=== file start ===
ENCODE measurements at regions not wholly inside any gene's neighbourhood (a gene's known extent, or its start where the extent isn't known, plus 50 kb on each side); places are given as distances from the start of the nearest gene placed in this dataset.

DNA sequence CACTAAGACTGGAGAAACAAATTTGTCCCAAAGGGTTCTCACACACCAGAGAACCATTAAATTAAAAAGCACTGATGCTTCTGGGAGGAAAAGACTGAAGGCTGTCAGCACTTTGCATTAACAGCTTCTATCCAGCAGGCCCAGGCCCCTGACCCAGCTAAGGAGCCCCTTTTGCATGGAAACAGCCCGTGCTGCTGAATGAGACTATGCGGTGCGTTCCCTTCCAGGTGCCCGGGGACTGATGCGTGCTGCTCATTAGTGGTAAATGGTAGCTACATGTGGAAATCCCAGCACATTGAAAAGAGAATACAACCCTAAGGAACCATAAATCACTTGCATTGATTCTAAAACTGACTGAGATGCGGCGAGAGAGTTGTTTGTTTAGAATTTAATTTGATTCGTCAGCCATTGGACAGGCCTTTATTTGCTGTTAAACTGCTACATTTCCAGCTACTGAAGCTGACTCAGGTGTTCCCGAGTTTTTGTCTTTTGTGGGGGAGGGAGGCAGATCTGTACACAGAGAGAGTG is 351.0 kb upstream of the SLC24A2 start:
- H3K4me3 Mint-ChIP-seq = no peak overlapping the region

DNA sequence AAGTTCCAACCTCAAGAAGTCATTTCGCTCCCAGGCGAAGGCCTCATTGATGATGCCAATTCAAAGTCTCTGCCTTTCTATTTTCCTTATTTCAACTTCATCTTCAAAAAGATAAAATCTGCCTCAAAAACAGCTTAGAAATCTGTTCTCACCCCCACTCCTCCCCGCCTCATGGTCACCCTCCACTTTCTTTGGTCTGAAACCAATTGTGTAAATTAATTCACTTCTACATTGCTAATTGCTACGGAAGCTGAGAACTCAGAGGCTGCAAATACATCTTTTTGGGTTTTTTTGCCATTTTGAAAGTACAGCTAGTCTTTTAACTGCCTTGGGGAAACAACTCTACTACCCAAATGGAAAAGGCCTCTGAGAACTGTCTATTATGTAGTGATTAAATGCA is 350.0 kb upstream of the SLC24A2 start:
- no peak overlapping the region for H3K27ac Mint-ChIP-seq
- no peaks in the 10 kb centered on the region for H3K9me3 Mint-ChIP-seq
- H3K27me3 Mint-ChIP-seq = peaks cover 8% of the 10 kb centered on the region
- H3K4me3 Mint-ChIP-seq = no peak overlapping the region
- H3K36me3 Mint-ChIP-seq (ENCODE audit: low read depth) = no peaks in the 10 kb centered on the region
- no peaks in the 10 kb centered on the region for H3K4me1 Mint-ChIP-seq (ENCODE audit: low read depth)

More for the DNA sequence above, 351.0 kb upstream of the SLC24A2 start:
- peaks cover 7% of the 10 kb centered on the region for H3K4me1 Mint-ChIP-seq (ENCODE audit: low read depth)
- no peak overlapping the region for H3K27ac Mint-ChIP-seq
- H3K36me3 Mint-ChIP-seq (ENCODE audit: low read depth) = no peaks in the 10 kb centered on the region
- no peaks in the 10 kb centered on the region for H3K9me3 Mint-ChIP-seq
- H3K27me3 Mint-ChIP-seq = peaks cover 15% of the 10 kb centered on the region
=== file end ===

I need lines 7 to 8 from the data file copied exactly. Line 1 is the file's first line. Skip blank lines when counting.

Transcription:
- H3K27me3 Mint-ChIP-seq = peaks cover 8% of the 10 kb centered on the region
- H3K4me3 Mint-ChIP-seq = no peak overlapping the region